\begin{align*}\text{Total cost} = 17(12 + 7 + 2x)\end{align*}

We can use the Distributive Property on this expression.

\begin{align*}17(12 + 7 + 2x) = 204 + 119 + 34x\end{align*}

We know that there is \$500 available to buy the kits. We can substitute the cost with the money available.

\begin{align*} 204 + 119 + 34x & = 500 && \text{The sum of the numbers on the left equal to the money available} \\ 323 + 34x & = 500 && \text{Subtract}\ 323\ \text{from both sides} \\ -323 & -323 && \\ 34x & = 177 && \text{Divide both sides by}\ 34 \\ x & = 5.20588 \ldots \end{align*}

Since this represents the number of daily rations that can be bought, we must round to the next lowest whole number. We wouldn’t have enough money to buy a sixth day of supplies.

Solution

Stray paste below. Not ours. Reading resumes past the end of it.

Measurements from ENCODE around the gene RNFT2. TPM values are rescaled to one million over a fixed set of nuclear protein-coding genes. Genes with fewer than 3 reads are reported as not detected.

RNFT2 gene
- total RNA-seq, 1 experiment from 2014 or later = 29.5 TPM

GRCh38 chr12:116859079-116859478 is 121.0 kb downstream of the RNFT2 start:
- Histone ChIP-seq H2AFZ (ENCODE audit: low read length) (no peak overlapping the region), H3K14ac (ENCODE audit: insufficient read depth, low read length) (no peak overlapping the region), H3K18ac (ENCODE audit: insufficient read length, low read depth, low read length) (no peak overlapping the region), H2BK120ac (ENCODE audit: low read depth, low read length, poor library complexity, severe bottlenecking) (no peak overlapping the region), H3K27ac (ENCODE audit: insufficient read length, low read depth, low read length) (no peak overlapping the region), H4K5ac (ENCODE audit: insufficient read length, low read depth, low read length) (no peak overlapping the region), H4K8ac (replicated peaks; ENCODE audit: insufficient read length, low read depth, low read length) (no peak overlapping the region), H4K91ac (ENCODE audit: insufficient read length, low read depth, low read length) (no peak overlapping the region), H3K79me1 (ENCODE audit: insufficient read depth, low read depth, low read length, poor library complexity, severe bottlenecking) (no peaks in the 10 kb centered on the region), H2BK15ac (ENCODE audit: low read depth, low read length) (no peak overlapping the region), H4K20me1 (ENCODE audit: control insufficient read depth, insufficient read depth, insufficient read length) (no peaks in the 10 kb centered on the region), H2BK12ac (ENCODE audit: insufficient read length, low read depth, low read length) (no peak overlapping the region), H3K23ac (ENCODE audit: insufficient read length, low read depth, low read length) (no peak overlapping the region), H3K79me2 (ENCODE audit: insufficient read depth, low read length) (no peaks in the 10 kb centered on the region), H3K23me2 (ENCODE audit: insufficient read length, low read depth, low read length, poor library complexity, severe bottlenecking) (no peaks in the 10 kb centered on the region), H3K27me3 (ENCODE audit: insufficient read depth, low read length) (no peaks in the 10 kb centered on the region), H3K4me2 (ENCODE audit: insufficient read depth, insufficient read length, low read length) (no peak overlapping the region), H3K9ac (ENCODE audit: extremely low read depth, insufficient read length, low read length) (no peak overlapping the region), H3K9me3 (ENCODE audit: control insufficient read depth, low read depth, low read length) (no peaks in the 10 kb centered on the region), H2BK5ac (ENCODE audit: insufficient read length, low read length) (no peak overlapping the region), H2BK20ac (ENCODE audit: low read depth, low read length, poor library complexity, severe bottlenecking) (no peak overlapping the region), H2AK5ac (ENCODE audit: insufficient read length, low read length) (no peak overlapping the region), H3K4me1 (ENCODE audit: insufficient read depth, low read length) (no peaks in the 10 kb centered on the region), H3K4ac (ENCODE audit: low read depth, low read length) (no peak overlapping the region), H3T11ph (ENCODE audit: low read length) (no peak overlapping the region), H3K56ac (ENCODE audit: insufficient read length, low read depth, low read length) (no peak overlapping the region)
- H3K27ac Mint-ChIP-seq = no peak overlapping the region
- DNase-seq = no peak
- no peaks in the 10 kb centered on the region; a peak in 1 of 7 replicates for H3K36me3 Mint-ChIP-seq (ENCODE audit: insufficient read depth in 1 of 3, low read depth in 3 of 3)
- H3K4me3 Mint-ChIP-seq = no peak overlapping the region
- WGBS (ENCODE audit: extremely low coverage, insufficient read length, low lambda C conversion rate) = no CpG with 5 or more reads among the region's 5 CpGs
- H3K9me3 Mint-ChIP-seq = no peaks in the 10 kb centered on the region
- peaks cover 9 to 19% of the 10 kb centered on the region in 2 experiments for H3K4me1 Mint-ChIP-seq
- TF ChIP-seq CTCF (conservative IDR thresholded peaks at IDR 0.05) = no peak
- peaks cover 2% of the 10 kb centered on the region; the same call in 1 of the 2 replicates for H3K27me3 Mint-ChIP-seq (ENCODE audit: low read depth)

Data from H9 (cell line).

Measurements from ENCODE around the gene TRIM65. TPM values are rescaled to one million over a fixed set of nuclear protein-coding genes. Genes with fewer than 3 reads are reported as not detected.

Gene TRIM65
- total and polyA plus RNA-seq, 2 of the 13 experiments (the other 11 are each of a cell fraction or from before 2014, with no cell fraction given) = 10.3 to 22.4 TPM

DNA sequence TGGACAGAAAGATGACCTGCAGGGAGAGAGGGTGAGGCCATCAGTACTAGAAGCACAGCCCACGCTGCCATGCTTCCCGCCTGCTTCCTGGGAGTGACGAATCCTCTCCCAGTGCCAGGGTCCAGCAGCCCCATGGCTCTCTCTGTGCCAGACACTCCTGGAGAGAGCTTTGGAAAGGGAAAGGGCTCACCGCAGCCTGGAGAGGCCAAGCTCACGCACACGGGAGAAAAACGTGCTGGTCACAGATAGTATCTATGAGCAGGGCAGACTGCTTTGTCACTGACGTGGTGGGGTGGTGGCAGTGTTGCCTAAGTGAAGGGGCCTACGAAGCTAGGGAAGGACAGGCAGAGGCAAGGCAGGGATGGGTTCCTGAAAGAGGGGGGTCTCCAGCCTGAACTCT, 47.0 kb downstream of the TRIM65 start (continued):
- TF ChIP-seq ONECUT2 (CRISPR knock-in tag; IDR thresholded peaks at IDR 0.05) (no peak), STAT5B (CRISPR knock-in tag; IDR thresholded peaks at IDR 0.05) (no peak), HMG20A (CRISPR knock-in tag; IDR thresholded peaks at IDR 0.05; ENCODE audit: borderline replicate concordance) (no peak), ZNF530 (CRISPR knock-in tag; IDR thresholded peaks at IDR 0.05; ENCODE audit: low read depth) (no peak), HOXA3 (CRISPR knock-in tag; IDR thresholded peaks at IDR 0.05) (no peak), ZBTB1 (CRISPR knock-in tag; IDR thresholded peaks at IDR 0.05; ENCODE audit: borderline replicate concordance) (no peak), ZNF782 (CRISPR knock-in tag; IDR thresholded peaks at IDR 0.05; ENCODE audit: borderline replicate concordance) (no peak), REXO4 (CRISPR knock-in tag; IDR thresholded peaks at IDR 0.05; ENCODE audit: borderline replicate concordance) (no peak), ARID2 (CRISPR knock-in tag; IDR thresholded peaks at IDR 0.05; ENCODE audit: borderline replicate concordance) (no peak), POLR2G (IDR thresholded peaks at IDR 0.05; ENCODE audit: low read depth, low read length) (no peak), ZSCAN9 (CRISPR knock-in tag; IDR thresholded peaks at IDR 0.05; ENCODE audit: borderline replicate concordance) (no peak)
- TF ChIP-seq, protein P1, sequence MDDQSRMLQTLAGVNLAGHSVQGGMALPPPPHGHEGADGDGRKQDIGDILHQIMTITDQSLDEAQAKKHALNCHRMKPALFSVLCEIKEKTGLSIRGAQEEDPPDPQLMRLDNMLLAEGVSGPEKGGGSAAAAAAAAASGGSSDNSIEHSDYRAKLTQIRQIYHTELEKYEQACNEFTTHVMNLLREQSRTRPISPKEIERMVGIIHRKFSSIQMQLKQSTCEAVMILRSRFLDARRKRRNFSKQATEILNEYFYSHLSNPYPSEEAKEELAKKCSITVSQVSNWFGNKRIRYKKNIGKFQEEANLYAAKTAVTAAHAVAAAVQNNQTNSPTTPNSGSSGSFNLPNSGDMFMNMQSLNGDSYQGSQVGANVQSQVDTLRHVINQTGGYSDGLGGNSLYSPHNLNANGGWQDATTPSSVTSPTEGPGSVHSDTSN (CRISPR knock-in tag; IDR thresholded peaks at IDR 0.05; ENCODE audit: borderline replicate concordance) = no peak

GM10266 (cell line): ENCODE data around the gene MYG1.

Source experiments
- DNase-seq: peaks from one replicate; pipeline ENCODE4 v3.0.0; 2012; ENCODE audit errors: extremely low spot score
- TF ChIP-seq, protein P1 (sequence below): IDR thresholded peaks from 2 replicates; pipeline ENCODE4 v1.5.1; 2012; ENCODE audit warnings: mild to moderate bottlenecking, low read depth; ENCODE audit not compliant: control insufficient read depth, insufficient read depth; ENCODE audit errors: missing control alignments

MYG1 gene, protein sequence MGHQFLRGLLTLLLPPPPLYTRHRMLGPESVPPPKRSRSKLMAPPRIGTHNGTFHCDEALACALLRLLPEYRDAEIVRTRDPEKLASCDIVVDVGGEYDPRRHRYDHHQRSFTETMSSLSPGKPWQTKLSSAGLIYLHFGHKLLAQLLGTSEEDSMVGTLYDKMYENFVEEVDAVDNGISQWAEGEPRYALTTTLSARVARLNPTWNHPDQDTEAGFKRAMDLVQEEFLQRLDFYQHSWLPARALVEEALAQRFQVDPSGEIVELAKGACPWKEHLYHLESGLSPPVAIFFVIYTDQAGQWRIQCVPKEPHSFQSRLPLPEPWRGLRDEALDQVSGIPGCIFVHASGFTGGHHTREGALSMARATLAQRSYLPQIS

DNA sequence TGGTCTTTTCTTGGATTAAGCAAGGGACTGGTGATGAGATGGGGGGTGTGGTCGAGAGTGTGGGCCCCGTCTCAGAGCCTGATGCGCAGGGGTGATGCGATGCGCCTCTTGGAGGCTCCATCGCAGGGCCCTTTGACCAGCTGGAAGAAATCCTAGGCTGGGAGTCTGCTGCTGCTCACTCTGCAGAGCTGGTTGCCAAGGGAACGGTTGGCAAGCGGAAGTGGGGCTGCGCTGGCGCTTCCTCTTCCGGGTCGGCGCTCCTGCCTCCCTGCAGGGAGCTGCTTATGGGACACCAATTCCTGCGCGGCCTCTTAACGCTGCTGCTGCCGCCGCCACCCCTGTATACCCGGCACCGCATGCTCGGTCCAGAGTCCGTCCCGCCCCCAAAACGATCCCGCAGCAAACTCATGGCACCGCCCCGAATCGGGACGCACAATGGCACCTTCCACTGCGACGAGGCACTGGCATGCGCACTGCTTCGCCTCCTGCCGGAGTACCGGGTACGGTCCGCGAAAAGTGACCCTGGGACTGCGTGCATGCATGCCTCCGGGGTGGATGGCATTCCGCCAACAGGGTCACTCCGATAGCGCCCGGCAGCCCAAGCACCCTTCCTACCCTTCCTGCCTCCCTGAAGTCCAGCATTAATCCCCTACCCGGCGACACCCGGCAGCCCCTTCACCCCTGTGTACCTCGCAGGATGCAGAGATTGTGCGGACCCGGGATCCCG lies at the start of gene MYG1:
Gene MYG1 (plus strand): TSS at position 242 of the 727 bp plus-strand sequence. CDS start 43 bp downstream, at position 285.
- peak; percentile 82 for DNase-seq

Five days worth of emergency rations can be purchased for each survival kit.

## Lesson Summary

• Distributive Property The multiplication of a number and the sum of two numbers is equal to the first number times the second number plus the first number times the third number.

Ex: \begin{align*}4 \times (6 + 3) = 4 \times 6 + 4 \times 3\end{align*}

• When applying the Distributive Property you MUST take note of any negative signs!

## Review Questions

1. Use the Distributive Property to simplify the following expressions.
1. \begin{align*}(x + 4) - 2(x + 5)\end{align*}
2. \begin{align*}\frac{1}{2}(4z+6) \end{align*}
3. \begin{align*}(4 + 5) - (5 + 2)\end{align*}
4. \begin{align*}(x + 2 + 7) \end{align*}
5. \begin{align*}y(x + 7)\end{align*}
6. \begin{align*}13x(3y+z)\end{align*}
2. Use the Distributive Property to remove the parentheses from the following expressions.
1. \begin{align*}\frac{1}{2}(x-y)-4\end{align*}
2. \begin{align*}0.6(0.2x+ 0.7)\end{align*}
3. \begin{align*}6 + (x- 5) + 7\end{align*}
4. \begin{align*}6 -(x -5) + 7 \end{align*}
5. \begin{align*}4(m + 7) -6(4 -m) \end{align*}